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Hoffmann, R. A wiki for the life sciences where authorship matters. Nature Genetics (2008)

The sedlin gene for spondyloepiphyseal dysplasia tarda escapes X-inactivation and contains a non-canonical splice site.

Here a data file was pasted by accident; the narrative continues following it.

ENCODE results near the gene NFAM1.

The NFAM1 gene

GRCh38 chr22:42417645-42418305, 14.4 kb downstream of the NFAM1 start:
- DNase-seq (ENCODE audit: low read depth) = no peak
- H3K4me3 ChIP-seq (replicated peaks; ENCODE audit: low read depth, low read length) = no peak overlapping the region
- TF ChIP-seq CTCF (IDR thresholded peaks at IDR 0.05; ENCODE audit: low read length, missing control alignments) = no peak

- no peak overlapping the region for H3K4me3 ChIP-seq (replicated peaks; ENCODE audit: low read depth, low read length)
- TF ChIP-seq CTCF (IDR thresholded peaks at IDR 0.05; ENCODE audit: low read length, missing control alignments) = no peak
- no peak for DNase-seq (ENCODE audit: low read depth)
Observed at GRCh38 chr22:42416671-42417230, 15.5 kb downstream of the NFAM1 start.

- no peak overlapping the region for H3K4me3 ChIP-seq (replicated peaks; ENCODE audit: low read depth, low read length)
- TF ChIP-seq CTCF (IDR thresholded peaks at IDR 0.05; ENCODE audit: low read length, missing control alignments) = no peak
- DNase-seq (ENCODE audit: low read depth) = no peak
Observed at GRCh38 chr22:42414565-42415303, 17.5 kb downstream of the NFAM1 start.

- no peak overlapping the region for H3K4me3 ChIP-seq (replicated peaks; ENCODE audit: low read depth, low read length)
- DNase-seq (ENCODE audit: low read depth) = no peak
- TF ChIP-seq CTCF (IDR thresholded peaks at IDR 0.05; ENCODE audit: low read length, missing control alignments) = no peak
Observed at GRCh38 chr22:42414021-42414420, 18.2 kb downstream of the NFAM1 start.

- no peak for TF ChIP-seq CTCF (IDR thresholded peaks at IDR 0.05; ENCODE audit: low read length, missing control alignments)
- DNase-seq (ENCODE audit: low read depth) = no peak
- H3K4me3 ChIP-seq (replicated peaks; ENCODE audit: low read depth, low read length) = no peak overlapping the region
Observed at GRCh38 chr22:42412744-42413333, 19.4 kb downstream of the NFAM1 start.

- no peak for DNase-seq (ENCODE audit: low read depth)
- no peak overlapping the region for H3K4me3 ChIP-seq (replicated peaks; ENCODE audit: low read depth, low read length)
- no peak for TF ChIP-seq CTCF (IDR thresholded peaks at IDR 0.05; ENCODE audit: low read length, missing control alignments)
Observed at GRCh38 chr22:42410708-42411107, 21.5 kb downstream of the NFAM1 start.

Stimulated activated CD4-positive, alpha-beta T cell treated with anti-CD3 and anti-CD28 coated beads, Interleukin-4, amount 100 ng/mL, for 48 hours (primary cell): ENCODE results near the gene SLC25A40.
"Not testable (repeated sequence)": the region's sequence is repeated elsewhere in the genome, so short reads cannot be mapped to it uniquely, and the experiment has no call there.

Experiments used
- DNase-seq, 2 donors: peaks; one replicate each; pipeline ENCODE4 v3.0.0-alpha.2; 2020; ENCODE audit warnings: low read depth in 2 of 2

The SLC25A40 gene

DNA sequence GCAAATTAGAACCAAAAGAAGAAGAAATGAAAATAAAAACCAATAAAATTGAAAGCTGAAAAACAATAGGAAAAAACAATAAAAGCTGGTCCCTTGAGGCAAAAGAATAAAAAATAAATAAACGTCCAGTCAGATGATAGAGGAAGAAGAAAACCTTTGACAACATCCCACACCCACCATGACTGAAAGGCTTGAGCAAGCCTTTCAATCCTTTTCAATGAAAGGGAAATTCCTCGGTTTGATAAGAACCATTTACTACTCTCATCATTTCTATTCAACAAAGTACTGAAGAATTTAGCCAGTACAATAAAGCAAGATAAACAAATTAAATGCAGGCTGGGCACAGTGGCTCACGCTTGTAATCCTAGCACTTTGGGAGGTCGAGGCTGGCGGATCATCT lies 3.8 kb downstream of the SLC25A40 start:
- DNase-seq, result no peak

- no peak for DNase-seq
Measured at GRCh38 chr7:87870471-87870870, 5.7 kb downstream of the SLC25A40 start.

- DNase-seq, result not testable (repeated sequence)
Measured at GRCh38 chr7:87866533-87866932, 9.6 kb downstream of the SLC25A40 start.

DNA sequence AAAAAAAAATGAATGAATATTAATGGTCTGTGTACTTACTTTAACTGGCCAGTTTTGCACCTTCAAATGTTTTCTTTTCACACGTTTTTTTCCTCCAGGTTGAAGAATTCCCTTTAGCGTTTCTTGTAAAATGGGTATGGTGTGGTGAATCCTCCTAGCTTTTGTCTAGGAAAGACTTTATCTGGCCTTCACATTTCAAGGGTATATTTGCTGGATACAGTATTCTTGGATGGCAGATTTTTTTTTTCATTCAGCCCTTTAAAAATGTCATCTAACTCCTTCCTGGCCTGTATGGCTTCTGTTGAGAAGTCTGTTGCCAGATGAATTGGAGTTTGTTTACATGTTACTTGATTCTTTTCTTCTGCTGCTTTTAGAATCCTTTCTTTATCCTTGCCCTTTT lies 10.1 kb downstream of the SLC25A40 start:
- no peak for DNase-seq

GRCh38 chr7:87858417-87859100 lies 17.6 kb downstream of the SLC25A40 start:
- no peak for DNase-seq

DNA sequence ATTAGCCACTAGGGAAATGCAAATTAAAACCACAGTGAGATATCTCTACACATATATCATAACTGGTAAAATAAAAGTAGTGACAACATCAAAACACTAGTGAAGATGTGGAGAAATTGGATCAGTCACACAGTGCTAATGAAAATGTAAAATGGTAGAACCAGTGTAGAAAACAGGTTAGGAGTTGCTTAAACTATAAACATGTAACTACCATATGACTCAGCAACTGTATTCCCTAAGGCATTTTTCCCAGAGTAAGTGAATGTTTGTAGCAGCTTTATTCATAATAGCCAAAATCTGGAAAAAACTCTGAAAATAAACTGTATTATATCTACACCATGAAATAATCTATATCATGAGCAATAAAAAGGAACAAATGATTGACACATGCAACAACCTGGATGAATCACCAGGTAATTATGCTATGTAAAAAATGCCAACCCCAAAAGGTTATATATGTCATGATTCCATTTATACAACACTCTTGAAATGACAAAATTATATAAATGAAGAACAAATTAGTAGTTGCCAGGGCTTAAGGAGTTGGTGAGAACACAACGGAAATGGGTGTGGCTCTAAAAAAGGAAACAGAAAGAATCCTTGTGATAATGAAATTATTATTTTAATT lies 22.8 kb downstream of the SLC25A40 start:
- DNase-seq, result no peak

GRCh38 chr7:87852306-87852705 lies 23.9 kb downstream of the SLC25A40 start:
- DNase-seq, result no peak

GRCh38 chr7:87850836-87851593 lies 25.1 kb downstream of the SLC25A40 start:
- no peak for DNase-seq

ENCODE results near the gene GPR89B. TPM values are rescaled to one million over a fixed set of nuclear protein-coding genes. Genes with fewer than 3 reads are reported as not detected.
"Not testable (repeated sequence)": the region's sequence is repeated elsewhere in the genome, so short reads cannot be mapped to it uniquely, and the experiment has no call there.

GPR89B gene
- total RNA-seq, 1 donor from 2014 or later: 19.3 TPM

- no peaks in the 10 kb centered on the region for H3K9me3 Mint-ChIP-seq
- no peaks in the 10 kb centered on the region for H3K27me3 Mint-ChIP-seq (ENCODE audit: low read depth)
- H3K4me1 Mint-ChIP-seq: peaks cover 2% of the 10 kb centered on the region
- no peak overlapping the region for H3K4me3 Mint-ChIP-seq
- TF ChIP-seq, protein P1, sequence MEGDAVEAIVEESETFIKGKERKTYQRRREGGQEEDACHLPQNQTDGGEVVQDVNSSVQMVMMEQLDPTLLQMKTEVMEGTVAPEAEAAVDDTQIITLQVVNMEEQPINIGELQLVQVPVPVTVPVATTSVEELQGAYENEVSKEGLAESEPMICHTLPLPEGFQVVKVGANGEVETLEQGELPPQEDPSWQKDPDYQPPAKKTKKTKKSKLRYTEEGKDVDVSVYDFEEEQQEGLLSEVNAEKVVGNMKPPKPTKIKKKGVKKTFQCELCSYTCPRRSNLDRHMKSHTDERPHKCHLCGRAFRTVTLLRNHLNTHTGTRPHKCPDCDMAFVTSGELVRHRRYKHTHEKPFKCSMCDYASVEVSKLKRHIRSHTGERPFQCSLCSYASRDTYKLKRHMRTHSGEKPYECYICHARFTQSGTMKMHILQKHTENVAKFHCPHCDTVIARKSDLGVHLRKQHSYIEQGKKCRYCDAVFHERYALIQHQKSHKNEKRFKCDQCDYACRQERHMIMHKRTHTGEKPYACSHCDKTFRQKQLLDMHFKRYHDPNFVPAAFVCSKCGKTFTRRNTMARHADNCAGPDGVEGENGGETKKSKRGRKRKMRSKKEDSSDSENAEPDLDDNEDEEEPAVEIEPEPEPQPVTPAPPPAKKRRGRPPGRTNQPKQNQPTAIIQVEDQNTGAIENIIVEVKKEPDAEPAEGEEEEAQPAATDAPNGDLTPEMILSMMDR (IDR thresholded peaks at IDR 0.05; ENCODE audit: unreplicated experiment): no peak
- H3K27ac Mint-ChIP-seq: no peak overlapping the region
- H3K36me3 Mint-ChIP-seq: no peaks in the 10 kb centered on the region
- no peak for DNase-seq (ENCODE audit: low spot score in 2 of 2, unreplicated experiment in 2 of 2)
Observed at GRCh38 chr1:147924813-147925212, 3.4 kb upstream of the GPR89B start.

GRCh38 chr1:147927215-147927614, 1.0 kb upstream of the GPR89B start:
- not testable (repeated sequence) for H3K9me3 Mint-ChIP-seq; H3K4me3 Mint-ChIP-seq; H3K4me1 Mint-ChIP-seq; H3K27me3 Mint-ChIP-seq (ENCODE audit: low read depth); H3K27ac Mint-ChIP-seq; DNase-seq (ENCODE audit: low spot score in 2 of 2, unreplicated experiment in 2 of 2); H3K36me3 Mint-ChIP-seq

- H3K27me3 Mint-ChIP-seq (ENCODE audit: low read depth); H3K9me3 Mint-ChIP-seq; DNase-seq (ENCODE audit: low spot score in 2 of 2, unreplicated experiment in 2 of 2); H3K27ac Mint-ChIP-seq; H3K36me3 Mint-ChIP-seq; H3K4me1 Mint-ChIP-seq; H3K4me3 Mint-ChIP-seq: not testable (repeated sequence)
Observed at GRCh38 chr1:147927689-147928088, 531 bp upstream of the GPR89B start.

Mutations in the sedlin gene cause spondyloepiphyseal dysplasia tarda (SEDT), a rare X-linked chondrodysplasia. Affected males suffer short stature, deformation of the spine and hips, and deterioration of intervertebral discs with characteristic radiographic changes in the vertebrae. We have sequenced two full-length cDNA clones corresponding to the human sedlin gene. The longest cDNA is 2836 bp, containing a 218 bp 5' untranslated region, a 423 bp coding region, and a 2195 bp 3' untranslated region. The second cDNA does not contain exon 2, suggesting alternative splicing. Sedlin was finely mapped in Xp22.2 by Southern blot analysis on a yeast artificial chromosome/bacterial artificial chromosome map. Comparison of the cDNA sequence and genomic sequence identified six sedlin exons of 67, 142, 112, 147, 84, and 2259 bp. The corresponding introns vary in size from 339 to 14,061 bp. Splice site sequences for four of the five introns conform to the GT/AG consensus sequences, however, the splice site between exons 4 and 5 displays a rare non-canonical splice site sequence, AT/AC. Northern blot analysis showed expression of the sedlin gene in all human adult and fetal tissues tested, with the highest levels in kidney, heart, skeletal muscle, liver, and placenta. Four mRNA sizes were detected with the major band being 3 kb and minor bands of 5, 1.6, and 0.9 kb (the smallest product may reflect a sedlin pseudogene). Sedlin is expressed from both the active and the inactive human X chromosomes helping to explain the recessive nature and consistent presentation of the disease. Human sedlin shows homology to a yeast gene, which conditions endoplasmic reticulum/golgi transport. Characterization of the human sedlin cDNA and determination of the sedlin gene structure enable functional studies of sedlin and elucidation of the pathogenesis of SEDT.[1]


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